Three months into the new school year, tempers are still inflamed over the closing of Lincoln Community School, on Penn Avenue just north of Olson Memorial Highway. Neighbors had begged the board to keep the school open and give it the same “Fresh Start” reorganization slated for Lucy Laney and Nellie Stone Johnson, two other failing schools that would remain open.

“Academically, Lincoln was not cutting it,” says Pone. “It was absolutely horrible.” But unlike many other schools, Lincoln was open to community groups on nights and weekends. It abuts Willard-Hay, a stable, upper-middle-class African-American community with an active neighborhood association, as well as a redeveloping stretch of Plymouth Avenue that’s home to a new University of Minnesota outreach center.

It was the last straw, according to Pone, Kambui and others. “When we lost Lincoln,” says Pone, “that’s when the board lost credibility.”

And so when the reconfigured schools opened their doors in September, it was to families with high expectations and little trust that their needs would be met. Parents had been promised that savings from the closings would allow the district to bring class sizes down to 21 in kindergarten through third grades. (Previously, class sizes hovered in the 28 to 30 range.)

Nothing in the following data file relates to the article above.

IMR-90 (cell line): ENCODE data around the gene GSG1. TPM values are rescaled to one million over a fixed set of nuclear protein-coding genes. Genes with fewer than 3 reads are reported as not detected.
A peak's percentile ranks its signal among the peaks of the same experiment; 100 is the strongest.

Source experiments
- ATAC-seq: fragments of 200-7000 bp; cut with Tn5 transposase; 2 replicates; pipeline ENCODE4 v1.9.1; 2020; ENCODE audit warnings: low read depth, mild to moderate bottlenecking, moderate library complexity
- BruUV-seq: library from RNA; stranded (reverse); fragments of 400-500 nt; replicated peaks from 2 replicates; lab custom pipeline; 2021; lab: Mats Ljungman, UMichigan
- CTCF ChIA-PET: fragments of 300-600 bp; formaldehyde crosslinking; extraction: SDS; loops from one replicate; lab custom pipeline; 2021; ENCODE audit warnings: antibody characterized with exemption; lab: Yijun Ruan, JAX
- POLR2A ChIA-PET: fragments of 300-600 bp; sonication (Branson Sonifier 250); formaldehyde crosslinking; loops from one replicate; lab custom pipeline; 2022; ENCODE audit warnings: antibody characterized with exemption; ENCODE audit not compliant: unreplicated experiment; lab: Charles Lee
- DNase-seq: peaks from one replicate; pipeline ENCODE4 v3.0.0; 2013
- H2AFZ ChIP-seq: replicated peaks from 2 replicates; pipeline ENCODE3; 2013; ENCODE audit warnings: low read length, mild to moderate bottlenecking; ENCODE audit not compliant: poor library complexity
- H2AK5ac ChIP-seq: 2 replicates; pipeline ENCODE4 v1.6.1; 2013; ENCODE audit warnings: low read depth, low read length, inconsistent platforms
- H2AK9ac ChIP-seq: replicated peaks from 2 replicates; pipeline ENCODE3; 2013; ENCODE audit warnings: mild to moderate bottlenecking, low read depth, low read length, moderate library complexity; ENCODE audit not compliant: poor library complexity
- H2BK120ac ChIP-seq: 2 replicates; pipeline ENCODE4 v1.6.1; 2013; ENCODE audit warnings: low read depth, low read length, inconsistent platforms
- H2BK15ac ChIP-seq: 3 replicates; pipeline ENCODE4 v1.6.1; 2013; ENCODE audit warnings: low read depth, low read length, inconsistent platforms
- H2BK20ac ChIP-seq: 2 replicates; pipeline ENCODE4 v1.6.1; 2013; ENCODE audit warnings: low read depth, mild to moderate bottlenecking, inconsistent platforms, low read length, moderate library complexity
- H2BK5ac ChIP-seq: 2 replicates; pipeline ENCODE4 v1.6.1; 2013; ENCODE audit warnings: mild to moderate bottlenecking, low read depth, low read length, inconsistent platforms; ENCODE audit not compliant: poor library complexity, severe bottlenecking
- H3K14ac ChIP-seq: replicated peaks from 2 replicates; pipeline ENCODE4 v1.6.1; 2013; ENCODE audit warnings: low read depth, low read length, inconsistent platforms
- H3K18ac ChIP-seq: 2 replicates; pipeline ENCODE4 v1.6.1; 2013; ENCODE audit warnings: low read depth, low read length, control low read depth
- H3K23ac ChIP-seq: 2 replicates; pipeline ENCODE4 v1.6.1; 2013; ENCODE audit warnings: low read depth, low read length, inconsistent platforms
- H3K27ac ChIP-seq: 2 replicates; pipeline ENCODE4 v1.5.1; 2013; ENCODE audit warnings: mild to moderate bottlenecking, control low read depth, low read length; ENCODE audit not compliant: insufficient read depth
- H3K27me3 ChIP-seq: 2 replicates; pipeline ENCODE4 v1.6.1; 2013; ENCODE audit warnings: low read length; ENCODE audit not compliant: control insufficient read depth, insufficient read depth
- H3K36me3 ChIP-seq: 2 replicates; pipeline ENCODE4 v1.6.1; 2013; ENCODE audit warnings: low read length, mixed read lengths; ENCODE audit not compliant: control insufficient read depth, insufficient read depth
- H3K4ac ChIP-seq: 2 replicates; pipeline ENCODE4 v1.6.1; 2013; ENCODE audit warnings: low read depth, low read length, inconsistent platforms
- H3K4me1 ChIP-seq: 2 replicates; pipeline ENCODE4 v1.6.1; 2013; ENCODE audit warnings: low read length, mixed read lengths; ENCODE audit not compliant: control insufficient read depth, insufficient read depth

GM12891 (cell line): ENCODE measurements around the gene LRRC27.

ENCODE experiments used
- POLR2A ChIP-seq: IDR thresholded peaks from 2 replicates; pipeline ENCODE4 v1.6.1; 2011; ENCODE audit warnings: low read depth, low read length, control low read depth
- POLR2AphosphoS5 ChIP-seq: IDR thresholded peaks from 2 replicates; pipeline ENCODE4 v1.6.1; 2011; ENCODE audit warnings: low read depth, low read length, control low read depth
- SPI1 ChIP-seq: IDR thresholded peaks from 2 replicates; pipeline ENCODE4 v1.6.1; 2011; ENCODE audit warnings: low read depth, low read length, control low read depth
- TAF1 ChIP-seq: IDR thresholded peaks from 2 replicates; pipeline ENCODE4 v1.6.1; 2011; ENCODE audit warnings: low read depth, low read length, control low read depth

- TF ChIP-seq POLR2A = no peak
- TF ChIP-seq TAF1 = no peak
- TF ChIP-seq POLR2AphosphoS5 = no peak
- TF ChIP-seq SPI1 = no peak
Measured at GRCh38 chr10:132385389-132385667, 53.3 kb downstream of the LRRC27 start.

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Sellano Simmons has two children at Elizabeth Hall International School. He was shocked to learn when he showed up at the beginning of the year that there were 27 and 32 children registered for his kids’ classes. Not all of them showed up, and within a few weeks, both kids’ classes were at the promised size.

Class size complicated issue
The district had anticipated losing 2,300 kids this school year, but only lost about 1,600. As a consequence, many elementary schools initially were bursting at the seams, with class sizes as high as 35. Although board chair Costain says no primary-grade class now has more than 23 students, many people continue to believe the class-size commitment wasn’t honored.

Complicating matters, when the McKinsey consultants began sharing their work with community groups, they said their research showed that smaller classrooms did not dramatically increase low-income student achievement unless there were fewer than 15 kids in a class and the teacher was using specialized instructional methods.